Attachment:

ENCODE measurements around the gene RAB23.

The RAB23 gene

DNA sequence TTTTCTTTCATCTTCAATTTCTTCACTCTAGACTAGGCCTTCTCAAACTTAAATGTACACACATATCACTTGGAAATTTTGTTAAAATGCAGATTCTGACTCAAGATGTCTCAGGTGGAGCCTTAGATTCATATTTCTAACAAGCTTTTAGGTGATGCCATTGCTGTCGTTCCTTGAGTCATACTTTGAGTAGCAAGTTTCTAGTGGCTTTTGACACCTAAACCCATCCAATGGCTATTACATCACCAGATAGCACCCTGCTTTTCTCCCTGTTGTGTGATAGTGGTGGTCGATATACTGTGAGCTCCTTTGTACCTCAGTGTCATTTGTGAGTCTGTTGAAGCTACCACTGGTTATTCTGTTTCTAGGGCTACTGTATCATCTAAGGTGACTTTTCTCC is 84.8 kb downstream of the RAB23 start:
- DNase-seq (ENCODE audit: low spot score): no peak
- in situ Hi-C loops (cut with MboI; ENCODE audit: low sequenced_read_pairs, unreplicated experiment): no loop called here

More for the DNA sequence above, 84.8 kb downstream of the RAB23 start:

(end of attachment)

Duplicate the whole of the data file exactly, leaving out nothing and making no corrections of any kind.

ENCODE measurements around the gene RAB23.

The RAB23 gene

DNA sequence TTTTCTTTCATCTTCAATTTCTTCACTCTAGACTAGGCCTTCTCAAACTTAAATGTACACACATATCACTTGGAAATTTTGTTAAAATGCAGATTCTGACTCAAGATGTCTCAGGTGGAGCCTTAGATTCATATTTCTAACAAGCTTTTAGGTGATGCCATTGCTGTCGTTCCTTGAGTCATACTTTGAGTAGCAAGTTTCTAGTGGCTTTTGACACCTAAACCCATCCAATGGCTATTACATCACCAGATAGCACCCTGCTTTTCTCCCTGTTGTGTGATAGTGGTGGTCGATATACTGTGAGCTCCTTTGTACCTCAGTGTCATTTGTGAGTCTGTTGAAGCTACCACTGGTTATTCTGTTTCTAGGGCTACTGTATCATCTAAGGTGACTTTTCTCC is 84.8 kb downstream of the RAB23 start:
- DNase-seq (ENCODE audit: low spot score): no peak
- in situ Hi-C loops (cut with MboI; ENCODE audit: low sequenced_read_pairs, unreplicated experiment): no loop called here

More for the DNA sequence above, 84.8 kb downstream of the RAB23 start: